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Infectious disease control: from health security strengthening to health systems improvement at global level


Since the twenty first century, the outbreaks of global infectious diseases have caused several public health emergencies of international concern, imposing an enormous impact on population health, the economy, and social development. The COVID-19 pandemic has once again exposed deficiencies in existing global health systems, emergency management, and disease surveillance, and highlighted the importance of developing effective evaluation tools. This article outlines current challenges emerging from infectious disease control from the perspective of global health, elucidated through influenza, malaria, tuberculosis, and neglected tropical diseases. The discordance among government actors and absent data sharing platforms or tools has led to unfulfilled targets in health system resilience and a capacity gap in infectious disease response. The current situation calls for urgent action to tackle these threats of global infectious diseases with joined forces through more in-depth international cooperation and breaking governance barriers from the purview of global health. Overall, a systematic redesign should be considered to enhance the resilience of health systems, which warrants a great need to sustain capacity-building efforts in emergency preparedness and response and raises an emerging concern of data integration in the concept of One Health that aims to address shared health threats at the human-animal-environment interface.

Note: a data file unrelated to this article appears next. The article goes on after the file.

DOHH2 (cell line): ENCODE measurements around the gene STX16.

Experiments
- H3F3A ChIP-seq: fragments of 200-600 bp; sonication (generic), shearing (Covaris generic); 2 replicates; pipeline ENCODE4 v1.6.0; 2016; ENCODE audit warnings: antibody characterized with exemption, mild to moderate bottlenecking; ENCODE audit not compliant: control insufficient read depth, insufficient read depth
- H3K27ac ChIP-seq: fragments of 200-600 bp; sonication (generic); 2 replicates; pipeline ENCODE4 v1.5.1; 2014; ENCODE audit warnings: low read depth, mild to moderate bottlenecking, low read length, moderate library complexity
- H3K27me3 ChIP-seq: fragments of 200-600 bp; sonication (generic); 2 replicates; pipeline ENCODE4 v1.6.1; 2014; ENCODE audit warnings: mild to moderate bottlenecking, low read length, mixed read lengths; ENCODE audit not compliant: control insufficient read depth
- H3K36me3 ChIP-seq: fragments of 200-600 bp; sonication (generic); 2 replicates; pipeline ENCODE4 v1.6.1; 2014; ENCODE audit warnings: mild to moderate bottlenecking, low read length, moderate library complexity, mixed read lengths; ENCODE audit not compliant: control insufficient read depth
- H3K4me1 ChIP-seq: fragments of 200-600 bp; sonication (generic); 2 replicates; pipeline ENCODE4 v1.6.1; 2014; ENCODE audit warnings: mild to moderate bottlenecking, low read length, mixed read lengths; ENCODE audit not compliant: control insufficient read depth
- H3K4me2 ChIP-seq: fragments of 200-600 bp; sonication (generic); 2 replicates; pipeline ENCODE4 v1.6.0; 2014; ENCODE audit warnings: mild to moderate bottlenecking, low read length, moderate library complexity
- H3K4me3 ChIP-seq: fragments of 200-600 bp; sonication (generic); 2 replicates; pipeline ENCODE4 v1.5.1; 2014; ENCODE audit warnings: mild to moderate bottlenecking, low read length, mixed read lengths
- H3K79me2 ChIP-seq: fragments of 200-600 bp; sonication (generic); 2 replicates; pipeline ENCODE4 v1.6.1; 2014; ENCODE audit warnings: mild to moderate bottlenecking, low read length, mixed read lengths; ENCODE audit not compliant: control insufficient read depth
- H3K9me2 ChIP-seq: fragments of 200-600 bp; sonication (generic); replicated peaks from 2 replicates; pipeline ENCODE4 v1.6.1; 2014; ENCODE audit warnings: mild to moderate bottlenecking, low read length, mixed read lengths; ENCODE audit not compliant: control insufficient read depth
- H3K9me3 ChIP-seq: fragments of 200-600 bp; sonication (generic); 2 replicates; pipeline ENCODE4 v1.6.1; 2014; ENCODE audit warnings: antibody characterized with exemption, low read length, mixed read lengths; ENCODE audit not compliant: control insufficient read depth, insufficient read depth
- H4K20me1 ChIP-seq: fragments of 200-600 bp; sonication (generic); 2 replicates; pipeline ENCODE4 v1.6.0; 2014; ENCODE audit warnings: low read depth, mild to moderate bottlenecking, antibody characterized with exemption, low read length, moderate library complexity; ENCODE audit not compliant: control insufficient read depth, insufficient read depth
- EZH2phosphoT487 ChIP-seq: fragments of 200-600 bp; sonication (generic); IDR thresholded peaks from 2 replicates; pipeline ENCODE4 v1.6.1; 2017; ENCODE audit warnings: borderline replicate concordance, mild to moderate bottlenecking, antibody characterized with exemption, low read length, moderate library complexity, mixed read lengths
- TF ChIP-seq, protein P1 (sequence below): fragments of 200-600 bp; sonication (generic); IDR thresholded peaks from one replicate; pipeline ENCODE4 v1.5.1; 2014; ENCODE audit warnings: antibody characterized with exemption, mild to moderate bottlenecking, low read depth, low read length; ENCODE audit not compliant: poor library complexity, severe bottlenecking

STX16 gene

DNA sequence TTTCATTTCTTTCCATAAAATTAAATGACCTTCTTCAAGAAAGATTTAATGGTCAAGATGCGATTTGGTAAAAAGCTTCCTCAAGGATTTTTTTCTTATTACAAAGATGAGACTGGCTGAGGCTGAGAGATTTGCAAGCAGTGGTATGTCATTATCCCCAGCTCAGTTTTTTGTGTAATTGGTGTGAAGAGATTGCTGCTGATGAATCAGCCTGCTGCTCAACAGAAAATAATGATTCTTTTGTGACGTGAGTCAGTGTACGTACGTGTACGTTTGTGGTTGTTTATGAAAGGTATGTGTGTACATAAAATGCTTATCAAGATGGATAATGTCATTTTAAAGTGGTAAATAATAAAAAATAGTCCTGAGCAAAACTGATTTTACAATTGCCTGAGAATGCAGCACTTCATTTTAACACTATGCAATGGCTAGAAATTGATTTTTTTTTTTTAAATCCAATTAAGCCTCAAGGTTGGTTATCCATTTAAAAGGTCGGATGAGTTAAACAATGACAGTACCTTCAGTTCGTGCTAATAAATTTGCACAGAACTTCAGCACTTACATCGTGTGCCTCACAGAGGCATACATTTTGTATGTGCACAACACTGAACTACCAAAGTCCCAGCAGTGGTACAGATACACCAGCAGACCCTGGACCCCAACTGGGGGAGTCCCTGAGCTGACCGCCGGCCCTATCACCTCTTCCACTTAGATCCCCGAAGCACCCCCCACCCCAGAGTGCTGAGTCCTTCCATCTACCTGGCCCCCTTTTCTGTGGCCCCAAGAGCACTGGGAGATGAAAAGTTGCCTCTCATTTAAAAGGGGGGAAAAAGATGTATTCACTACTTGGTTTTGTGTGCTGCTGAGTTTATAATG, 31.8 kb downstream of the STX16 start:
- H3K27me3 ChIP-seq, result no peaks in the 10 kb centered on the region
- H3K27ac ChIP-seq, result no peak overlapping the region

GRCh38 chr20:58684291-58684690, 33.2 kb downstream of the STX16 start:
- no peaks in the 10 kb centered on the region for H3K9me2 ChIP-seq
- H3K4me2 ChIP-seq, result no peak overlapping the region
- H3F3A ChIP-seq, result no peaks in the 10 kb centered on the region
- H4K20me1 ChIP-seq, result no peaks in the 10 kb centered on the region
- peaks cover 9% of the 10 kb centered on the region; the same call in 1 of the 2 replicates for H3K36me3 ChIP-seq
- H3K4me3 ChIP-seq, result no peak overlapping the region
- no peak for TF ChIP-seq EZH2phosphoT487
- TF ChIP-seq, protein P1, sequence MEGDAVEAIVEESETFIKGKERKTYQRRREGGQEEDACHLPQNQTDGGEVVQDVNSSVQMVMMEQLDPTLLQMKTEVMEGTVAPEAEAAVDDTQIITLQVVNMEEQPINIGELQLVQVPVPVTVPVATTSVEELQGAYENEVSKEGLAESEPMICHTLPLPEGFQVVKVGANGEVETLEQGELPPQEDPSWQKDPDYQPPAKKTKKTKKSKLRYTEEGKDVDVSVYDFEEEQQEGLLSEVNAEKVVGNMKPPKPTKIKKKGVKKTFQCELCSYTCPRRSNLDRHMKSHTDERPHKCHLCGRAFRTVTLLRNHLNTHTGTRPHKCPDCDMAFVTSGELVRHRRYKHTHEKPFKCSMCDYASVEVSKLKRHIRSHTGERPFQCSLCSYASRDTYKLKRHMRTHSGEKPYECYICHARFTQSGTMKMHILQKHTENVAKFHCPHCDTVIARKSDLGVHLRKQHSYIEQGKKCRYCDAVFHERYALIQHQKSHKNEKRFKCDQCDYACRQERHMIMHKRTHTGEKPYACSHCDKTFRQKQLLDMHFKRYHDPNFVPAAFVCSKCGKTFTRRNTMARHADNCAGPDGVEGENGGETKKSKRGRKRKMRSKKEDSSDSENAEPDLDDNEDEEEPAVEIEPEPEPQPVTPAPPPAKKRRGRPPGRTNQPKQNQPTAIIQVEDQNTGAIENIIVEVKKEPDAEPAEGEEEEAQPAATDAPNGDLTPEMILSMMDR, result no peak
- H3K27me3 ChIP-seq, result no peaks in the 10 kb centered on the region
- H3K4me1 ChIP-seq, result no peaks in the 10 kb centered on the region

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Journal Article
Zhang X
Jin Y
Lu Y
Huang L
Wu C
Lv S
Chen Z
Xiang H
Zhou X